Viktor Frankl wrote compelling prose about the humanistic and optimistic attitudes that spelled the difference between survival and destruction in Nazi death camps. He was a trained psychiatrist and neurologist and he lived through a traumatic, brutal and nearly unimaginable historic event. His insights, like his experience, are profound and worth pondering. I have honestly believed for several years that we are on the cusp of an evolutionary shift that has already obliterated life as we knew it and made some things about how the late twentieth and nascent twenty-first centuries operate starkly undeniable. We are cast into a sere landscape with no maps. I’ll read anything that seems like a good idea to pick up threads of direction about how to live now. But most of the current crop of “do this, don’t do that” books are insubstantial and, frankly, dated.
It isn’t entirely fair to take something slight and demand profundity from it and I won’t do that with Gretchen Rubin’s chronicle of her year-long quest, The Happiness Project. Rubin makes no claims that her book will inspire a Rilkean moment in a reader. She says she was happier at the end of her year but she admits to being essentially the same person she was when she began the project, only nicer. That’s good but pop science and psychology are written to appeal to a wide audience and Rubin’s book is more banal than epiphanic or brilliant. I was counting on a read closer to the brilliant end of the spectrum. (Brilliant truth from the Heart Sutra: no expectations. Haven’t mastered that yet.) I am so not a fan of writing that constantly refers to “research” showing something without citing the research. How do I know? What research? Maybe the research was flawed or biased. Why should I take your word for it? So I remain curmudgeonly but unconvinced.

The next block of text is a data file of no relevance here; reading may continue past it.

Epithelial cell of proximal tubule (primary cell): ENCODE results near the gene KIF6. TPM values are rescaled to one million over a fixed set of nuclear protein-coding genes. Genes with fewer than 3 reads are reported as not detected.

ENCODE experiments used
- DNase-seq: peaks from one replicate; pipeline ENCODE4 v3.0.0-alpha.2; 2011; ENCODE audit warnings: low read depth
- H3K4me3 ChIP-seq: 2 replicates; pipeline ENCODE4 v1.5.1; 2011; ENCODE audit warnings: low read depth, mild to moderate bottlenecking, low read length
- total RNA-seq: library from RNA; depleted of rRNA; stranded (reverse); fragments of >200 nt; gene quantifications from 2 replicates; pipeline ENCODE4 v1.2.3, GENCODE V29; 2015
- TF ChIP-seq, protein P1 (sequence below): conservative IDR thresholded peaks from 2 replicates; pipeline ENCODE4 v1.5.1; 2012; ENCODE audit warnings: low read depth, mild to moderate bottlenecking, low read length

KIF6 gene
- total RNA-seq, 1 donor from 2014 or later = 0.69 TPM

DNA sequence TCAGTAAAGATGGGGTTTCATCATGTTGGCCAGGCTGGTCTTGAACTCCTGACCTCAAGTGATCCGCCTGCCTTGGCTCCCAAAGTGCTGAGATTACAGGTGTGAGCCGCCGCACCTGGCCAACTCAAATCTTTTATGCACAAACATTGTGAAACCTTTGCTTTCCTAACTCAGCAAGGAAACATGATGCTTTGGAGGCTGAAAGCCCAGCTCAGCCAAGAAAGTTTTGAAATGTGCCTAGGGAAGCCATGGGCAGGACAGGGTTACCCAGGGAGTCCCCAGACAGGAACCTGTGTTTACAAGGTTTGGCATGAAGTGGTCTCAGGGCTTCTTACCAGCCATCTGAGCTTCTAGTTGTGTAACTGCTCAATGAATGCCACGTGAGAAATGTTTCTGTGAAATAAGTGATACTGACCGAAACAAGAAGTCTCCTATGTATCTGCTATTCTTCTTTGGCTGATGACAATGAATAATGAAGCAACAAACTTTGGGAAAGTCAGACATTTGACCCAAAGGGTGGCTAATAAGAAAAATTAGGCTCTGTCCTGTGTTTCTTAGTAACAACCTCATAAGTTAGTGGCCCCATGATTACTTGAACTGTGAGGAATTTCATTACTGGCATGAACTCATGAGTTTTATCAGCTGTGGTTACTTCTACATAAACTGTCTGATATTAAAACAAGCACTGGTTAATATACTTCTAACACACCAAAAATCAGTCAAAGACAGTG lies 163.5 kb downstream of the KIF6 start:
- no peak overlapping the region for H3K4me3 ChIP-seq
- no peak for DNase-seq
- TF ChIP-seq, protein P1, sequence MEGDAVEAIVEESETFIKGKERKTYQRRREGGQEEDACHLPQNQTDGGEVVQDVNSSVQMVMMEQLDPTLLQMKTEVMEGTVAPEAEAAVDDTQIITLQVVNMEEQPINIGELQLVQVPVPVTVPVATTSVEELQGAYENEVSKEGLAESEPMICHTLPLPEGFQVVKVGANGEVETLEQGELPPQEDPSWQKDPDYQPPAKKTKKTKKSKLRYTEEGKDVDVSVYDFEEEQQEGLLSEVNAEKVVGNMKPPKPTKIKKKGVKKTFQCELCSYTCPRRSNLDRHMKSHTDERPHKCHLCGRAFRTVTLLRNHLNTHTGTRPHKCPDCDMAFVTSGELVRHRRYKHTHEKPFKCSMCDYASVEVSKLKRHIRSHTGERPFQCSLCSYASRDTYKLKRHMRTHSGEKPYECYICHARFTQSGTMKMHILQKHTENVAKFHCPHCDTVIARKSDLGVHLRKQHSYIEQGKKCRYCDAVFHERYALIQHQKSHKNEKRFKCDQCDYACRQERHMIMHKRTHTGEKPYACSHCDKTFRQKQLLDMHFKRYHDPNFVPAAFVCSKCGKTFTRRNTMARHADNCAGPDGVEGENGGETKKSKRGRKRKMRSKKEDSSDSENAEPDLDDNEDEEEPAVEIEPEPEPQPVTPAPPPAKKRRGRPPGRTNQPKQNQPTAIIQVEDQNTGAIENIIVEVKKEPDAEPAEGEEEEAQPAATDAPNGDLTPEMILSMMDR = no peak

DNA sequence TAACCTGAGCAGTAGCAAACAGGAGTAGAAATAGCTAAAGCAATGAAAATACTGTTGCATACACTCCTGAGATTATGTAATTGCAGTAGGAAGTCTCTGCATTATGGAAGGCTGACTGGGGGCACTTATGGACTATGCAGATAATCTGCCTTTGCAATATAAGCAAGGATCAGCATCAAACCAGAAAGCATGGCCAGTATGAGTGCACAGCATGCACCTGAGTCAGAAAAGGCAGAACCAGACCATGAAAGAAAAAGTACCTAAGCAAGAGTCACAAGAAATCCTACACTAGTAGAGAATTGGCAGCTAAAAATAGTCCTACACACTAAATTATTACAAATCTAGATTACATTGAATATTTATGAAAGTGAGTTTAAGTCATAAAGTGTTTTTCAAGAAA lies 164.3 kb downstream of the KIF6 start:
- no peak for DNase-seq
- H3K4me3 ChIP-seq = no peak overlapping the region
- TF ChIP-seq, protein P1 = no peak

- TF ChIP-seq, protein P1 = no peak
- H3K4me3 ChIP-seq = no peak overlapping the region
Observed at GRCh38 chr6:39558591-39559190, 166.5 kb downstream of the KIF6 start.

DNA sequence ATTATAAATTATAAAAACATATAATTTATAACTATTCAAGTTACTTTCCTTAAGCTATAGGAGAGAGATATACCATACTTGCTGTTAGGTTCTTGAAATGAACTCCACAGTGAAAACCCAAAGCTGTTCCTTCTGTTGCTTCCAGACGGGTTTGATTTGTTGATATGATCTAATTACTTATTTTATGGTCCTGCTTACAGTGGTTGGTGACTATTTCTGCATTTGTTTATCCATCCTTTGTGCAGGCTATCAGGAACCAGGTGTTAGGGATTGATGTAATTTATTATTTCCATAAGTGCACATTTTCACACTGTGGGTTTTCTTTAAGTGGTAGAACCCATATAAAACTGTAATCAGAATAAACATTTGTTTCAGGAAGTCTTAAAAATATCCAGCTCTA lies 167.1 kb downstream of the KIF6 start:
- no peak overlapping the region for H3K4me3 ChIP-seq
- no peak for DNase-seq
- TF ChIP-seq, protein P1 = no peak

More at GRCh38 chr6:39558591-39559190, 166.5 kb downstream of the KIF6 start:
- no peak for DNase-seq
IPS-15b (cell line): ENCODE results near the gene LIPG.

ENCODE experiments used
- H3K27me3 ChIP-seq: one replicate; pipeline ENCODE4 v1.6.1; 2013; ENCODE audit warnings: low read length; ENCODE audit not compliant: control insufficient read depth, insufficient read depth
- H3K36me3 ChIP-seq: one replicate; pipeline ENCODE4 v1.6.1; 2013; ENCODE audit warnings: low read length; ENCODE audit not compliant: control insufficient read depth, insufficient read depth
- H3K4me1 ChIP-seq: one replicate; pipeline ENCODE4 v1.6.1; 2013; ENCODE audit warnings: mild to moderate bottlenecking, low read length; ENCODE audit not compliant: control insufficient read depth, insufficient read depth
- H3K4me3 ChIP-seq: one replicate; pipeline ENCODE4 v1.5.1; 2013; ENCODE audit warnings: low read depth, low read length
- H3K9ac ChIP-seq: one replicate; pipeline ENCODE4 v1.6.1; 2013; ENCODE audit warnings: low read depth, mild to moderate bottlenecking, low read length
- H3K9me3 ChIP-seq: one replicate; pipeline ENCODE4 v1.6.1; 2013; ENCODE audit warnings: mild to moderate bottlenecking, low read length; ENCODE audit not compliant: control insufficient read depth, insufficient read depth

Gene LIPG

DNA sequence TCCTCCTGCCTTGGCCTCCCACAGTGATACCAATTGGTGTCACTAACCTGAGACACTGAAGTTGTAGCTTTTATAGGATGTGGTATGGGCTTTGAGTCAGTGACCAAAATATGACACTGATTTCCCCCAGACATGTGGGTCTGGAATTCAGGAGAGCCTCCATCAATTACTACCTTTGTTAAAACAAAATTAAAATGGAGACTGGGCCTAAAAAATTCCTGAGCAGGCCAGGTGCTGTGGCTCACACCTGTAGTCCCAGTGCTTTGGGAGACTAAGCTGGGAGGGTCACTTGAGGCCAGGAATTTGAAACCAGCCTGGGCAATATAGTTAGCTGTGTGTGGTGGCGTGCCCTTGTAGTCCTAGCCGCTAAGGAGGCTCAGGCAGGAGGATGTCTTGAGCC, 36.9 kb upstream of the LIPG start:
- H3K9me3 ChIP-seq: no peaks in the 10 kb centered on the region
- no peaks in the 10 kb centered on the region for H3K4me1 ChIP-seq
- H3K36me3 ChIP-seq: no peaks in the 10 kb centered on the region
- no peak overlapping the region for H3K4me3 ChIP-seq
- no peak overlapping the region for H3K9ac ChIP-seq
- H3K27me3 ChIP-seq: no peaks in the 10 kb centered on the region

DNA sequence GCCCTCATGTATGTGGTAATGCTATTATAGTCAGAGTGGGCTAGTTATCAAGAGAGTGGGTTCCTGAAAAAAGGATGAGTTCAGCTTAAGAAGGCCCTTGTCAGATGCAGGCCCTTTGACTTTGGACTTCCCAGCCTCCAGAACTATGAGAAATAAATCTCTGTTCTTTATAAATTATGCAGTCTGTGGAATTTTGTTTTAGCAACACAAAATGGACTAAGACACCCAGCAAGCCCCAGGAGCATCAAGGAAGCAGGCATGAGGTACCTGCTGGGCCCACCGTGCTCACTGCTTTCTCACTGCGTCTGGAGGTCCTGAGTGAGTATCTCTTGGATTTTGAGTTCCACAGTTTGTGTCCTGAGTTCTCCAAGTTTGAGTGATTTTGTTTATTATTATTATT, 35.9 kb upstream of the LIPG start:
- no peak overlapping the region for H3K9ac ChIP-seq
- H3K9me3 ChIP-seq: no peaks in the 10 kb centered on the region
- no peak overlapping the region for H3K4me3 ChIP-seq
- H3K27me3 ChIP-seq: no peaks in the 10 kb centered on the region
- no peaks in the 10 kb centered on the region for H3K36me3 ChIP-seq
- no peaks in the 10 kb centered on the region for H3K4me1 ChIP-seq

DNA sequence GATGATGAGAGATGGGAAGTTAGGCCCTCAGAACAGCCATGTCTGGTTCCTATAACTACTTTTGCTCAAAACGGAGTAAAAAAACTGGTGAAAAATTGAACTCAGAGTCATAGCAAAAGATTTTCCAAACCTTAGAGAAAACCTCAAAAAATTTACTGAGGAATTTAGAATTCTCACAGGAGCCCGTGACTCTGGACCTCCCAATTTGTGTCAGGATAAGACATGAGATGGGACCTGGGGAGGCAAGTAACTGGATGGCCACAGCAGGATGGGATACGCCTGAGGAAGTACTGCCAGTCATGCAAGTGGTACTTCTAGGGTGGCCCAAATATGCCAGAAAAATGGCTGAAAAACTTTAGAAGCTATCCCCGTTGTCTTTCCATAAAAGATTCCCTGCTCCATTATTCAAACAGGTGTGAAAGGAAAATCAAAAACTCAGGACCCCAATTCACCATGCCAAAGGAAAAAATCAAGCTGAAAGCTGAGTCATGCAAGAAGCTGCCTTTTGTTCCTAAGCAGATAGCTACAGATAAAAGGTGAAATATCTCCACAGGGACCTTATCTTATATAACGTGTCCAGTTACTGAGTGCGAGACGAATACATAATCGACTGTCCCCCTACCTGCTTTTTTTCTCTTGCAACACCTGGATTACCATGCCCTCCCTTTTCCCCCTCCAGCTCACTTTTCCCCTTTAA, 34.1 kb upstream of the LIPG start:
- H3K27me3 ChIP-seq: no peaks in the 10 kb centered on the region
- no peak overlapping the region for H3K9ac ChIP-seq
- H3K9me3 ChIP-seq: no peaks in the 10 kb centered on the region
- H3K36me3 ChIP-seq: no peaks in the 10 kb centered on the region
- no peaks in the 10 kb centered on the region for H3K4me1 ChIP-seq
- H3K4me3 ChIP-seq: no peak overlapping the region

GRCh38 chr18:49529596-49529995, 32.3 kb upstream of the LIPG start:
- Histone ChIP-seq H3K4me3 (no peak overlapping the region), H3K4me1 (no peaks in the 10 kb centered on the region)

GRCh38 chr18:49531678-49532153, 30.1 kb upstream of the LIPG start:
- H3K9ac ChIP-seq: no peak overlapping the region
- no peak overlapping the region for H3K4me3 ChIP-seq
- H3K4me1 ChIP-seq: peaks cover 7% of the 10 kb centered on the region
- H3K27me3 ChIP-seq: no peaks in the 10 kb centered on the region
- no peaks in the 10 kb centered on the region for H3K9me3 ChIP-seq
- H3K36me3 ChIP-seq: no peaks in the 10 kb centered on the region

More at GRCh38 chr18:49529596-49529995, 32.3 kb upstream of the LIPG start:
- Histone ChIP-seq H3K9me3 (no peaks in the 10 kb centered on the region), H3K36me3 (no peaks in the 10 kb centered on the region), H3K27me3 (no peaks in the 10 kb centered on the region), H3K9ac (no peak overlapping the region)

The Happiness Project was an attempt by a Yale-educated lawyer, former Supreme Court clerk and published author, married to a successful spouse, also a Yale law grad (I think), living on the Upper East Side with two small healthy children and apparent financial security as well as a close and congenial family, to make her life better. Her goals were to blunt an inconvenient short temper, lose a snarky, snappish demeanor and appreciate the many blessings she acknowledges are the substance of her life. Those are admirable goals. She created a bunch of resolutions and a blog, probably had a heart-to-heart with her literary agent, and set out to remake the tenor of her days.
It’s a well-done self help book. There are elements you can try to create your own happiness project and a month-by-month report on what she tried and how she did. I admit she started to lose me when she purchased a very pricey personal trainer-led weights program at her local gym as part of an effort to be healthier. And there is the writing studio on the roof top of her apartment building, child-free. Probably a nanny. Time to start several groups that meet for supper and conversation about books and personal projects and whatever. This is a happiness project for people in the 1% who are crazy-busy and stressed about it but still manage to have a significant amount of time on their hands and the resources to bankroll a personal quest.
The sages cited in the book–and Rubin reads all the change artists, from Frankl to St. Theresa to the Dalai Lama to Anne Lamott and Thoreau–have words of wisdom, and the bibliography is a useful reading guide for your own course of study. The suggestions that worked for Rubin would make a power-packed magazine article but I started checking where I was in the year at about May or June.
Once upon a time I might have aspired to the protected middle-class cocoon of Rubin’s life but in the abrupt evolutionary now I could not relate. You might, though. Schedule a Pollyanna Week, make a Resolutions Chart and get a pedometer. Do not follow her advice about healthy eating–it is woefully unevolved. Do try the get-enough-sleep tip. I keep meaning to do that. And clean out your closet. You’ll feel better. You’ll find the few things that still fit you. If you live in Manhattan, they will all be black so that everything matches. That is the magic key to simplifying your life. Move to Manhattan. Be rich, if you can. Buy only black clothes. Take lots of pictures of your kids. And stop gossiping. There. Don’t you feel happier already? Thought you would.